A lot has happened over the past two weeks. For my long travel break, I went to Munich, Germany. It was beautiful and one of my favorite places while being abroad. It was nice to be out of Italy for a small break and experience a culture that is completely different from the one that I have been immersed in. While I was in Germany, besides eating extreme amounts of delicious German food, I visited some major historical sites. One was the Dachau concentration camp. Dachau was the first Nazi camp that was opened in Germany. It is located northwest of Munich in a state called Bavaria. Visiting this place was an eye opener and overall a very sad place to be. You leave the camp feeling extreme compassion and sadness for all of the people who suffered in these camps.
On a slightly brighter note, I also had the opportunity to visit the castles of King Ludwig II. He was the King of Bavaria from 1864 until 1886 when he passed away at a young age from unknown causes. He was known as the “Fairy tale King” or the “Swan King”, due to his love of art, operas and architecture. The first one that I visited was called the “Linderhof castle”. This is the smallest of his castles and is also the only one he lived to see completed. The inspiration for it was from Versailles, which is the palace of the “French Sun King”, Louis XIV, who was Ludwig’s idol. This palace, although not huge, was astonishing. It was full of rich colors and lavished in gold. My favorite thing about it (other than the fact that it had secret doors), was the room full of mirrors. These reflected the light of candles a thousand times. They were also placed parallel so that they created the illusion of a never-ending hallway. It was the perfect mix of talent and creativity to evoke such an intriguing illusion.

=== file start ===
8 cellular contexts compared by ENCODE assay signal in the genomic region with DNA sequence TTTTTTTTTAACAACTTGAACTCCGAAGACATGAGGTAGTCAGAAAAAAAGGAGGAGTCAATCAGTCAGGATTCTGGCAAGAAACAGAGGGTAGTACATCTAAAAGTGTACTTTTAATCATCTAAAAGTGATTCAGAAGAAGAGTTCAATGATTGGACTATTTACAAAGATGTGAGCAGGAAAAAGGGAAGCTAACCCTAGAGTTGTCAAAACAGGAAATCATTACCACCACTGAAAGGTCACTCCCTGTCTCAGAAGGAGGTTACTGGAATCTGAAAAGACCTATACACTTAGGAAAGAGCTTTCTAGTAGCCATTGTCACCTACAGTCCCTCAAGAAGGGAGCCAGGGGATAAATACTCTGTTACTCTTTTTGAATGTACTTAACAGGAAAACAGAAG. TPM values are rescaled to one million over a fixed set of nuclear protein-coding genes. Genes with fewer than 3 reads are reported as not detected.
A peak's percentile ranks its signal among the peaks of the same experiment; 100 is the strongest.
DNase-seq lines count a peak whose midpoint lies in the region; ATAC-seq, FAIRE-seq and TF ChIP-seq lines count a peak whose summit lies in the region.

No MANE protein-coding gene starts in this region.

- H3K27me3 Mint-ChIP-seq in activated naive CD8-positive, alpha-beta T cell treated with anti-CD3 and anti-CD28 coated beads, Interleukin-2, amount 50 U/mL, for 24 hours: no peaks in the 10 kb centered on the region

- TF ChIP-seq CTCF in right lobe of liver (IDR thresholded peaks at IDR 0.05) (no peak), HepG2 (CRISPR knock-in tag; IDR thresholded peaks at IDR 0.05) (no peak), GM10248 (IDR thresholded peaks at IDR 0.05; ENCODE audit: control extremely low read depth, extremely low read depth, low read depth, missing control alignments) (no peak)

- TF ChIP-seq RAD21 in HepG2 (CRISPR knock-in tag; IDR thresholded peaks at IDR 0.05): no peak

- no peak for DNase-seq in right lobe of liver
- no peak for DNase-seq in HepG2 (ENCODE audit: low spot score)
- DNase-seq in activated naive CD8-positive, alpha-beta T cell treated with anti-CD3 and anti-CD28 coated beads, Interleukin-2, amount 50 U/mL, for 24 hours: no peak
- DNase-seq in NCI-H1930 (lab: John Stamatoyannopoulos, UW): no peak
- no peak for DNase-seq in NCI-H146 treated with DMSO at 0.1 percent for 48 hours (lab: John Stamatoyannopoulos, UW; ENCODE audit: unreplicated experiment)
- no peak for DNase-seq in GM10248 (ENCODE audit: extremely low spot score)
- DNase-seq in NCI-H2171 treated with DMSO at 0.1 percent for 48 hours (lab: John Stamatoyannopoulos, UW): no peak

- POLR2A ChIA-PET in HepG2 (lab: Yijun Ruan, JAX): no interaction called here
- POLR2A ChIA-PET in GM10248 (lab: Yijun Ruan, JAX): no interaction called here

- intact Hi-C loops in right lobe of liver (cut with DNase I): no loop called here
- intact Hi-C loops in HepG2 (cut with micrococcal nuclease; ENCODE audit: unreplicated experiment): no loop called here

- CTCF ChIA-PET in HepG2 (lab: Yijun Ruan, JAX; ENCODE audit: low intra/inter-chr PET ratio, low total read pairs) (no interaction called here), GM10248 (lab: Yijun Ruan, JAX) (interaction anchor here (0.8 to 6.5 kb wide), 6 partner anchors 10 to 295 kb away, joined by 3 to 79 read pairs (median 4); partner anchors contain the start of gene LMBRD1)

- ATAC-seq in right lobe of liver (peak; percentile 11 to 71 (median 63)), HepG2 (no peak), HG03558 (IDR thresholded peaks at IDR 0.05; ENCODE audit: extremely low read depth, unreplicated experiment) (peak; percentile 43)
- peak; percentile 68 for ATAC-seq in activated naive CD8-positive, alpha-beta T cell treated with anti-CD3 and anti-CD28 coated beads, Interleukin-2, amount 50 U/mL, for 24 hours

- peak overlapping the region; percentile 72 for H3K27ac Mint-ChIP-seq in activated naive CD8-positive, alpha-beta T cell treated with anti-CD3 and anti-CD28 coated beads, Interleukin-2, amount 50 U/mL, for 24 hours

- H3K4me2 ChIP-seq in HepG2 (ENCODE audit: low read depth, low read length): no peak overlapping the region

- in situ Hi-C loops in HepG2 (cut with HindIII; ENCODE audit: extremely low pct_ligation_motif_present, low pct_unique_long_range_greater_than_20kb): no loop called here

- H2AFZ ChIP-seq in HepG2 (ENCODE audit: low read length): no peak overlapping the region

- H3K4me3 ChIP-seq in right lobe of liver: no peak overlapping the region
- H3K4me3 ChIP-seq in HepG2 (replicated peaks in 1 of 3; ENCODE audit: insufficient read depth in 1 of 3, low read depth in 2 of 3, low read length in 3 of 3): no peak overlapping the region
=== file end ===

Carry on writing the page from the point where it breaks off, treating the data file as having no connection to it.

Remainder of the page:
The next castle I visited was the Neuschwanstein castle. Neuschwanstein means “New Swan Stone” and was named after one of Ludwig’s favorite opera characters, the Swan Knight. This castle inspired Walt Disney to create his Magic Kingdom. It was more beautiful than I could have ever imagined and he placed it in the perfect place, so that the surrounding landscape was just as magical as the castle. It was the perfect princess castle! The last day that I was in Germany, it started snowing and it was an excellent ending to my trip. The city of Munich and the English Gardens were flawless with the large snowflakes falling upon them.